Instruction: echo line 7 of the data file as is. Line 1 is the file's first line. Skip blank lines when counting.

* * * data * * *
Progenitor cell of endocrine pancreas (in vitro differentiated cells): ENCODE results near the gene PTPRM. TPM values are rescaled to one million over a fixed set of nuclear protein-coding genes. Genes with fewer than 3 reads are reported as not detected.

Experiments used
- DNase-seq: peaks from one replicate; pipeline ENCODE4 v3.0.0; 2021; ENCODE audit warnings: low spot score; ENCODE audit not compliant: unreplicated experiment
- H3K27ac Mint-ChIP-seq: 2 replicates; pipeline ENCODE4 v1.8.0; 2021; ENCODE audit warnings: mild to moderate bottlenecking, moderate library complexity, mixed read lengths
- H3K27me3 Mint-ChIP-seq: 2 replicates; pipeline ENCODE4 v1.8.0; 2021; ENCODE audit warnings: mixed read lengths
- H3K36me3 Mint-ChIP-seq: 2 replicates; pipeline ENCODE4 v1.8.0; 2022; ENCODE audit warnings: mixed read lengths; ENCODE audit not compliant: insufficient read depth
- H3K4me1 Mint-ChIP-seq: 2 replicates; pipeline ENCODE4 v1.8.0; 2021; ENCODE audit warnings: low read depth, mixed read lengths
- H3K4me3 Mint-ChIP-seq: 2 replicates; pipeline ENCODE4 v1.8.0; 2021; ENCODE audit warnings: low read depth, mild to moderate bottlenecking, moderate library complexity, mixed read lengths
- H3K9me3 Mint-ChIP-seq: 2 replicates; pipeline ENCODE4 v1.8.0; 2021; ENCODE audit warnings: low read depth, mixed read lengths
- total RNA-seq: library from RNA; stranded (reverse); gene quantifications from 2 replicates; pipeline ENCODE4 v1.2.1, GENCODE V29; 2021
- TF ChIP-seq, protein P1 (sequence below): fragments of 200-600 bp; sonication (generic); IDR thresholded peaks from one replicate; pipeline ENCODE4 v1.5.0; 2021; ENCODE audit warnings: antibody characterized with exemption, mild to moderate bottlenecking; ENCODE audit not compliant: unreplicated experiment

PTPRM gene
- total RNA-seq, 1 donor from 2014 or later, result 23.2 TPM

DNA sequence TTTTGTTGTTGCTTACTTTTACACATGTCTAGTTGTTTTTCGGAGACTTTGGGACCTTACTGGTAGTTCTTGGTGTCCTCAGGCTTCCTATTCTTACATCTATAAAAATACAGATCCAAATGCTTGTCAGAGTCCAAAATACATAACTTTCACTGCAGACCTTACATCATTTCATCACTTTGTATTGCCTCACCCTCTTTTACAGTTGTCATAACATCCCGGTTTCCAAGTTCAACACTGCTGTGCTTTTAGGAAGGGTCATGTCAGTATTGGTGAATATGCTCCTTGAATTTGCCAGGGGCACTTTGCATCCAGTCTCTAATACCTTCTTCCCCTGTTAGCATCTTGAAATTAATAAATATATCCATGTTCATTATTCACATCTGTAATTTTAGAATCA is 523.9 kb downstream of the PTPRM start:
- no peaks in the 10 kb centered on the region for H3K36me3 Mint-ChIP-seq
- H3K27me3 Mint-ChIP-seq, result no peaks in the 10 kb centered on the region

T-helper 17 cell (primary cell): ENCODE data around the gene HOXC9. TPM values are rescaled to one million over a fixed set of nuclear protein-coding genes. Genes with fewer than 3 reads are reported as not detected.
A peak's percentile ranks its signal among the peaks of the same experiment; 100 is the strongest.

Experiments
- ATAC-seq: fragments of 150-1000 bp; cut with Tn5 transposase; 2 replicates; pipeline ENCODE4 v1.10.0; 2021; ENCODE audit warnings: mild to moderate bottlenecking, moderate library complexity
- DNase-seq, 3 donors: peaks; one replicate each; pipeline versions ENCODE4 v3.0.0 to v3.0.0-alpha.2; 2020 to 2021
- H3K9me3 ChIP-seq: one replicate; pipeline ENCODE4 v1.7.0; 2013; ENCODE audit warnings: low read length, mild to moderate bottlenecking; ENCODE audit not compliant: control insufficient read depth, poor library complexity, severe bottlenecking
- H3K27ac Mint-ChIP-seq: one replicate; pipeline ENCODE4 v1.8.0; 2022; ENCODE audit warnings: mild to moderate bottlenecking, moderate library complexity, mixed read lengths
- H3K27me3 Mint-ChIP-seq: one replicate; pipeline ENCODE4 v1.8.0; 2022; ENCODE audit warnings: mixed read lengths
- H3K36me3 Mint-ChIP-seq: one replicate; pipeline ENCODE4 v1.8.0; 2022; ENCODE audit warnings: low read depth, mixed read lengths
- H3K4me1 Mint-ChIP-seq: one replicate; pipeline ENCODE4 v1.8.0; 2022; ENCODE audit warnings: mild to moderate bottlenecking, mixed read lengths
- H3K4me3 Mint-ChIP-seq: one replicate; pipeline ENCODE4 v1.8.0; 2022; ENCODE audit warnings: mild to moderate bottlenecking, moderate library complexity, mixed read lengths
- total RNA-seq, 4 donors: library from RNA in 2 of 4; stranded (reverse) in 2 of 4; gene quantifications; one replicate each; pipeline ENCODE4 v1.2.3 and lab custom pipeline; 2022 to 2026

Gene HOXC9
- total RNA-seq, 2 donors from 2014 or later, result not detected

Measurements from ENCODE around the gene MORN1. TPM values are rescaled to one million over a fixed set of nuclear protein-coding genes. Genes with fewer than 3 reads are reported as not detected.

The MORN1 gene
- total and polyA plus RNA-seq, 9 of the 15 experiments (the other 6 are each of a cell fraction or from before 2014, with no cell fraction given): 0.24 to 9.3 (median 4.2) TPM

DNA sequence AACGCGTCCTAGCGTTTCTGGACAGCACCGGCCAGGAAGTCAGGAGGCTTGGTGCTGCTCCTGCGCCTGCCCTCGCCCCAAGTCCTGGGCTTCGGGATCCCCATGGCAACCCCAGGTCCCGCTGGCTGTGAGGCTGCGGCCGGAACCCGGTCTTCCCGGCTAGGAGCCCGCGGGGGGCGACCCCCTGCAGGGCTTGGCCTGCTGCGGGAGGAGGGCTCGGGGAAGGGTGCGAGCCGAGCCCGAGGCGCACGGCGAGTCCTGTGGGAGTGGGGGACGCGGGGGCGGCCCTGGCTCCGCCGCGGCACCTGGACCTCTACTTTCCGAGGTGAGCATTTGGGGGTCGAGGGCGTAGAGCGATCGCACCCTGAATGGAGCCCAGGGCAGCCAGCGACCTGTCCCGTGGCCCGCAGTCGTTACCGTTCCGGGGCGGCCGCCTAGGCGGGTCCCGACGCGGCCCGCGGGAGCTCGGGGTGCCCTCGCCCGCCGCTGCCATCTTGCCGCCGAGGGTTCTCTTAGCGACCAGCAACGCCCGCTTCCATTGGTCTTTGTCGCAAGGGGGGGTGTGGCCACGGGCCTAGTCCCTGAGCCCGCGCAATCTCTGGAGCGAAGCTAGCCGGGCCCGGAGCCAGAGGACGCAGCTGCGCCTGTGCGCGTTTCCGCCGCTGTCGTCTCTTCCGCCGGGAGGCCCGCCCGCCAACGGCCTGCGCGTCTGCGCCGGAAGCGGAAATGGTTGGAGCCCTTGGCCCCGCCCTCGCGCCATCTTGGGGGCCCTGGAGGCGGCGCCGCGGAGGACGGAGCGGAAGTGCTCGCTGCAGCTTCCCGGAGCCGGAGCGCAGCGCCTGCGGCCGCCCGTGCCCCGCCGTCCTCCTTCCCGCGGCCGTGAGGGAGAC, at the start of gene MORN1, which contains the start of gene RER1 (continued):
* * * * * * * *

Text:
- H3K4me1 Mint-ChIP-seq: 2 replicates; pipeline ENCODE4 v1.8.0; 2021; ENCODE audit warnings: low read depth, mixed read lengths